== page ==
In an interview with Roger Ebert, Susann offered her thoughts on why Garland was let go. “Everybody keeps asking me why she was fired from the movie, as if it was my fault or something,” she said. “You know what I think went wrong? Here she was, raised in the great tradition of the studio stars, where they make 30 takes of every scene to get it right, and the other girls in the picture were all raised as television actresses. So they’re used to doing it right the first time. Judy just got rattled, that’s all.”


During an event at the Castro Theatre, Duke discussed working with Garland. “The director, who was the meanest son of a bitch I ever met in my life ... the director, he kept this icon, this sparrow, waiting and waiting,” Duke said. “She had to come in at 6:30 in the morning and he wouldn’t even plan to get to her until four in the afternoon. She was very down to earth, so she didn’t mind waiting. The director decided that some guy from some delicatessen on 33rd Street should talk to her, and she crumbled. And she was fired. She shouldn’t have been hired in the first place, in my opinion.”


All of Neely’s songs in the movie were dubbed, which disappointed Duke. “I knew I couldn’t sing like a trained singer,” she said. “But I thought it was important for Neely maybe to be pretty good in the beginning but the deterioration should be that raw, nerve-ending kind of the thing. And I couldn’t convince the director. They wanted to do a blanket dubbing. It just doesn’t have the passion I wanted it to have.”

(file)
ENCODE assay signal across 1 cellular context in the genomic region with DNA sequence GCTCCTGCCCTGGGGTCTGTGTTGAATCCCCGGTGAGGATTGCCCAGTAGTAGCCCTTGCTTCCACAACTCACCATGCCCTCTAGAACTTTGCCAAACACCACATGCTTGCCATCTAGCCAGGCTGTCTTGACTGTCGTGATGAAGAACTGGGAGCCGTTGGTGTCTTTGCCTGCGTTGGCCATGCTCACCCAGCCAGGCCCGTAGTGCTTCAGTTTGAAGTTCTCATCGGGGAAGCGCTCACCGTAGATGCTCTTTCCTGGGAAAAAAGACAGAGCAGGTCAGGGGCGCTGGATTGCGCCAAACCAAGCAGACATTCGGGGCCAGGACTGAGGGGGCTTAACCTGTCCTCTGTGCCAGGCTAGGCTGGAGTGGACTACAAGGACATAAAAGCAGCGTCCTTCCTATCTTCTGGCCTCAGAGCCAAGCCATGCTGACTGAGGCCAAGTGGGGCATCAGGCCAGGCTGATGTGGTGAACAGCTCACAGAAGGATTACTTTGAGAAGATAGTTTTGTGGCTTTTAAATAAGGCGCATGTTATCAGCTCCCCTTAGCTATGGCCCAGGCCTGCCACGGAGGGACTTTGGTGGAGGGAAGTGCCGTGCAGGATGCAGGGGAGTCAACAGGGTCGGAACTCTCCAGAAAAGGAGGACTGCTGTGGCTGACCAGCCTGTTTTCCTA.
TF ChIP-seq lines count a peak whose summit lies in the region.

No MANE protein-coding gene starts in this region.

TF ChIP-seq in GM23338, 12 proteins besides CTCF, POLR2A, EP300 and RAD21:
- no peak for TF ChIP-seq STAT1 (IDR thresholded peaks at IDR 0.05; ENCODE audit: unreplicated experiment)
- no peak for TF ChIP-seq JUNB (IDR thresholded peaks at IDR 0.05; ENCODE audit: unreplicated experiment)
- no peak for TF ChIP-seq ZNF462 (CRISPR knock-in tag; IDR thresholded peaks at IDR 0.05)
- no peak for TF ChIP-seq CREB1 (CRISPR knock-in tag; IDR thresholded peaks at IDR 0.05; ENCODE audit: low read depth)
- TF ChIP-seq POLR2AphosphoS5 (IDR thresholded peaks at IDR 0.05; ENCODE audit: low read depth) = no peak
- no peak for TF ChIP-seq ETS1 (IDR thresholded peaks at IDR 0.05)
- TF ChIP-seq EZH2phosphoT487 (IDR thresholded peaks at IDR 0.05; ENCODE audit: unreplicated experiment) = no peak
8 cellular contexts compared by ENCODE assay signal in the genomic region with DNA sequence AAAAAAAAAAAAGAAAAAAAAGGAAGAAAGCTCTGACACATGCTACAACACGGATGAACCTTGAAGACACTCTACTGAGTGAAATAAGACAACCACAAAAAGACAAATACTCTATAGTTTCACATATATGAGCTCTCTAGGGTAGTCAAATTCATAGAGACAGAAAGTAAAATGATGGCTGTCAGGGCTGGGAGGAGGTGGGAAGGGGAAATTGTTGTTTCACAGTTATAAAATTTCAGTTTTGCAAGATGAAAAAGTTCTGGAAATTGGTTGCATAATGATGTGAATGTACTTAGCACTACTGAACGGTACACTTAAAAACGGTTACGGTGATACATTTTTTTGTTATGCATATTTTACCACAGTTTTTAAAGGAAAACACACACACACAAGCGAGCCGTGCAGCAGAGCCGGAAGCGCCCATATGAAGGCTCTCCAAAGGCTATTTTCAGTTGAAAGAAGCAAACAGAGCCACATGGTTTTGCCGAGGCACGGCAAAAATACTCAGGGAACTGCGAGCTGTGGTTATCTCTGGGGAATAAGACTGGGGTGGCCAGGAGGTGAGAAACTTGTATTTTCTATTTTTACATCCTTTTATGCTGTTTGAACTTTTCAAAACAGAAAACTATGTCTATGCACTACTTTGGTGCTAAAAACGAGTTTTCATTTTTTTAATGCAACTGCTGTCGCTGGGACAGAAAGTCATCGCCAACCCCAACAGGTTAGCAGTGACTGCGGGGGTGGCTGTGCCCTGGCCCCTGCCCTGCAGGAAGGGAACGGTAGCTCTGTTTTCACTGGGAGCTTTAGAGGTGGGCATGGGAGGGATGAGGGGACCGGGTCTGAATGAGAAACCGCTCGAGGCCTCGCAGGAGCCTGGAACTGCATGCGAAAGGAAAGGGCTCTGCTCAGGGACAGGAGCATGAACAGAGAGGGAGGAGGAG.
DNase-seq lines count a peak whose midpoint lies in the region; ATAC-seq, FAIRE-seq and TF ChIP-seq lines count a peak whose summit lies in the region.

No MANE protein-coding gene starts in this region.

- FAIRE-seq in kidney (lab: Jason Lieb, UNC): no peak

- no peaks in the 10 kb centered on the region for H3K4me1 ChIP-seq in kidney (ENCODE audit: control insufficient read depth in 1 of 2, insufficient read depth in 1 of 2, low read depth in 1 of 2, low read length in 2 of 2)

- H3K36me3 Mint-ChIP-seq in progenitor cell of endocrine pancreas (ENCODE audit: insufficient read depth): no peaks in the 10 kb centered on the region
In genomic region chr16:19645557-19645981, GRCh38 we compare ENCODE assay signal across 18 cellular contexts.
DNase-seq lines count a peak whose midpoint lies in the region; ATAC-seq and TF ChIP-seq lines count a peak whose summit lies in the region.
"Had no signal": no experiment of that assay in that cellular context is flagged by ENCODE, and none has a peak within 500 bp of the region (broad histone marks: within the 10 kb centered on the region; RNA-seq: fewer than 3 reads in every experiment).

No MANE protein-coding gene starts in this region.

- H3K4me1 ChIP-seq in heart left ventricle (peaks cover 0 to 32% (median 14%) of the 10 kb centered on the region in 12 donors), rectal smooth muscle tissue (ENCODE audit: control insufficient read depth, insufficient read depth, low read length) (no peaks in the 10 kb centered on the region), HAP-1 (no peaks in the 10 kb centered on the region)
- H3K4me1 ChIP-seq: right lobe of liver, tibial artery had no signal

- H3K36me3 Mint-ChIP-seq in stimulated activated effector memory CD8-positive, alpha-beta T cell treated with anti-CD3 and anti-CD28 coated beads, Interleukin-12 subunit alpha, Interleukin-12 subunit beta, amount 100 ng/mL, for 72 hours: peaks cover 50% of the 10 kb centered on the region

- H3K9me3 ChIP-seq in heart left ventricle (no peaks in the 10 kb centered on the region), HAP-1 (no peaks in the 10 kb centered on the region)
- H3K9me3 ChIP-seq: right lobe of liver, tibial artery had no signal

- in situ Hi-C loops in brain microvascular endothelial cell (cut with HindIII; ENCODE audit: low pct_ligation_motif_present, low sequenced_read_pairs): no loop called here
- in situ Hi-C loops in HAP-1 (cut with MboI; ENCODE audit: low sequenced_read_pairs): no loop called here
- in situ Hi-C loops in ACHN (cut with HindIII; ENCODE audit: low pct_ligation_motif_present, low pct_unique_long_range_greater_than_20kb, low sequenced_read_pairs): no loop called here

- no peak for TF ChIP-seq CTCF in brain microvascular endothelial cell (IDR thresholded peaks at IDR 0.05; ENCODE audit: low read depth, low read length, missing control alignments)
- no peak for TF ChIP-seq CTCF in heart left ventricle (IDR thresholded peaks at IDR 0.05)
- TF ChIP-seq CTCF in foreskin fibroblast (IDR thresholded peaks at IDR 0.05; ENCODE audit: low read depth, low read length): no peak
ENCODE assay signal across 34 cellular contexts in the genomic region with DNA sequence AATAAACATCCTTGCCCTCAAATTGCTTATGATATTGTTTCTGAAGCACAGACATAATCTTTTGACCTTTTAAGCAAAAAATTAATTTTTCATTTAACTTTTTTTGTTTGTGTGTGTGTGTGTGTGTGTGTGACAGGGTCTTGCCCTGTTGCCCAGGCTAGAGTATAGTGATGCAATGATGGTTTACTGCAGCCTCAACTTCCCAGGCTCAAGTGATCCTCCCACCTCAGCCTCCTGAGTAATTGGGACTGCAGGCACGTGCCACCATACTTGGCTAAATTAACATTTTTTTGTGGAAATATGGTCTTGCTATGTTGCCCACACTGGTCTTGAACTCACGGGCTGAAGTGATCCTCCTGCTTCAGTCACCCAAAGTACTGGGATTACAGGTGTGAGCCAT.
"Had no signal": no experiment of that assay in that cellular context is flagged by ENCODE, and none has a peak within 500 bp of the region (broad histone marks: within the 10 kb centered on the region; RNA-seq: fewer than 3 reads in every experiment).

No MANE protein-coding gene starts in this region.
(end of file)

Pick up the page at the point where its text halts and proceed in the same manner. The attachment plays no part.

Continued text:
Garland got revenge in “taking” the beaded pantsuit she was supposed to wear in the movie, and she was unabashed about it. “Well, about six months later, Judy’s going to open at the Palace,” Duke said. “I went to opening night at the Palace and out she came in her suit from Valley of the Dolls.”


Fox held a preview screening of the film at San Francisco’s Orpheum Theatre, but the marquee only read “The Biggest Book of the Year.” “And the film was so campy, everyone roared with laughter,” producer David Brown told Vanity Fair. “One patron was so irate he poured his Coke all over Fox president Dick Zanuck in the lobby. And we knew we had a hit. Why? Because of the size of the audience—the book would bring them in.”


Twentieth Century Fox

Richard Dreyfuss made his big-screen debut near the end of Valley of the Dolls, playing an assistant stage manager who knocks on Neely’s door to find her intoxicated. After appearing on several TV shows, this was his first role in a movie, but it was uncredited. That same year, he also had a small role in The Graduate. Dreyfuss told The A.V. Club he was in the best film of 1967 (The Graduate) and the worst (Valley of the Dolls). “But then one day I realized that I had never actually seen Valley of the Dolls all the way through, so I finally did it,” he said. “And I realized that I was in the last 45 seconds of the worst film ever made. And I watched from the beginning with a growing sense of horror. And then I finally heard my line. And I thought, ‘I’ll never work again.’ But I used to make money by betting people about being in the best and worst films of 1967: No one would ever come up with the answer, so I’d make 20 bucks!”


In the 2006 documentary Gotta Get Off This Merry Go Round: Sex, Dolls & Showtunes, Barbara Parkins scolded the director for keeping the film’s pill addiction on the surface. “The director never took us aside and said, look this is the effect,” she said. “We didn’t go into depth about it. Now, if you would’ve had a Martin Scorsese come in and direct this film, he would’ve sat you down, he would’ve put you through the whole emotional, physical, mental feeling of what that drug was doing to you. This would’ve been a whole different film. He took us to one, maybe two levels of what it’s like to take pills. The whole thing was to show the bottle and to show the jelly beans kinda going back. That was the important thing for him, not the emotional part.”